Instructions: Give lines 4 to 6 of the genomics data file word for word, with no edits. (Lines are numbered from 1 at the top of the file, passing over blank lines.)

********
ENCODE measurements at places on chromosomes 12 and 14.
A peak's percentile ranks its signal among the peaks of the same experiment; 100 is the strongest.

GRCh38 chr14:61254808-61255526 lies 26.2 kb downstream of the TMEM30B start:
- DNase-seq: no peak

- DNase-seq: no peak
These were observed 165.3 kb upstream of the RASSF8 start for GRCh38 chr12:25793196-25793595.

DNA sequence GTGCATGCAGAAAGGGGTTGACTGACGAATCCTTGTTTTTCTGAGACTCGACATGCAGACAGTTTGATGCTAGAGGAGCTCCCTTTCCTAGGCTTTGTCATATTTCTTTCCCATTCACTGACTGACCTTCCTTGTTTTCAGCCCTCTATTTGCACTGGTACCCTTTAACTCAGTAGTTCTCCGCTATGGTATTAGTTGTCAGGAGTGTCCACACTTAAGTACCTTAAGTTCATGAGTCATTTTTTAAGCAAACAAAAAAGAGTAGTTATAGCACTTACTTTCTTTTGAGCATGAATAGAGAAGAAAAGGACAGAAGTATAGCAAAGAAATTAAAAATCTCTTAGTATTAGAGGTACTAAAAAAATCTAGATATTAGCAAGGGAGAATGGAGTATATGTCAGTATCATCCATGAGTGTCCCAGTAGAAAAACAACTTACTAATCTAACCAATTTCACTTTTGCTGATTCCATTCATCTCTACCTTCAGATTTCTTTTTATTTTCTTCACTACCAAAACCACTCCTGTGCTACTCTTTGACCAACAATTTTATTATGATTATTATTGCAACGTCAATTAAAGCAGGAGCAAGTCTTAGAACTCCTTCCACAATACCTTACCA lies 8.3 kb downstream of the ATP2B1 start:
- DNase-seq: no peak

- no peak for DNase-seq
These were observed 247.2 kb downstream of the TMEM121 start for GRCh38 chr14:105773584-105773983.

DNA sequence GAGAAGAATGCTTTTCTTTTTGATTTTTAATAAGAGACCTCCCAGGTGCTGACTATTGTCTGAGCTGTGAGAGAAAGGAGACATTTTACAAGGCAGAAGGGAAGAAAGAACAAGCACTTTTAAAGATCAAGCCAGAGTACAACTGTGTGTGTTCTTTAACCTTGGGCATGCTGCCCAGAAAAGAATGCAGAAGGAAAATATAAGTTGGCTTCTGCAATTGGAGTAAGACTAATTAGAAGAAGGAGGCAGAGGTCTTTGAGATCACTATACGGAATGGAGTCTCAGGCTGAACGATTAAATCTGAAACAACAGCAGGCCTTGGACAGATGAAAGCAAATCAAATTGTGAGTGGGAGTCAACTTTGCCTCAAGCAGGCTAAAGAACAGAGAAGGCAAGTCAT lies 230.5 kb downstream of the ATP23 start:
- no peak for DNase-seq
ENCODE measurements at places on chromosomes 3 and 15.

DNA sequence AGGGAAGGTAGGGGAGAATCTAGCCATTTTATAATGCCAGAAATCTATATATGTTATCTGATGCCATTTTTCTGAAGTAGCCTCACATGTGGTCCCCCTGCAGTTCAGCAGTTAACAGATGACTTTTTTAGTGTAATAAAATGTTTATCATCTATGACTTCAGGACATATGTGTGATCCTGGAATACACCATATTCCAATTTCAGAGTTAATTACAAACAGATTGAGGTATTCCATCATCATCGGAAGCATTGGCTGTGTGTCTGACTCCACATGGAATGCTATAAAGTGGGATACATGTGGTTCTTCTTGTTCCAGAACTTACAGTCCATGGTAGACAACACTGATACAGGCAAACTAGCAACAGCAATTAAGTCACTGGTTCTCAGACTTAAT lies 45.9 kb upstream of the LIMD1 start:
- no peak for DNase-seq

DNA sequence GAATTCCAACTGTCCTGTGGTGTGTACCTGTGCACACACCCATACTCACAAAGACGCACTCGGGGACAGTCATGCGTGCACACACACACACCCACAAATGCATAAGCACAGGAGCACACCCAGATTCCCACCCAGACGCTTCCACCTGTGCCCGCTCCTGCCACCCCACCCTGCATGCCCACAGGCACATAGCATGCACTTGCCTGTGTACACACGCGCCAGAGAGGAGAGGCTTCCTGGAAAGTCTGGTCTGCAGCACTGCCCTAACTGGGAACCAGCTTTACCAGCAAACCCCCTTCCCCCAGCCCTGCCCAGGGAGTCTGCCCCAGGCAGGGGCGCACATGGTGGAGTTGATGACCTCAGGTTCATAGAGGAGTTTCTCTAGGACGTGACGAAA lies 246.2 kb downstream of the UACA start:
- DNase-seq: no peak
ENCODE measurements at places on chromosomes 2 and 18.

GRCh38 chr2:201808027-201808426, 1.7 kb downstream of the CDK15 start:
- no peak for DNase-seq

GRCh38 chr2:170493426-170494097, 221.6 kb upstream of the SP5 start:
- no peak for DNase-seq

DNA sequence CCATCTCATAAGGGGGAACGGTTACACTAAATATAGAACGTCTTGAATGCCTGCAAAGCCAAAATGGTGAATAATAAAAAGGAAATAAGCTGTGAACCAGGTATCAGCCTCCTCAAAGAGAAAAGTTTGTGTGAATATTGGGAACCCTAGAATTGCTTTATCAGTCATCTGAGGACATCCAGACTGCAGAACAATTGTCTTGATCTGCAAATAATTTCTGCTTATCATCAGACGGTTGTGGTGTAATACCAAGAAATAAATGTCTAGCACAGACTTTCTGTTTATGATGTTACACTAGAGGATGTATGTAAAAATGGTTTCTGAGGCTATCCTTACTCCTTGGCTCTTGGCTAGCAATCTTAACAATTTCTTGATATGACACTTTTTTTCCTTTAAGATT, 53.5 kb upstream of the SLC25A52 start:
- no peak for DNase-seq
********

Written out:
- DNase-seq: no peak

- DNase-seq: no peak
These were observed 165.3 kb upstream of the RASSF8 start for GRCh38 chr12:25793196-25793595.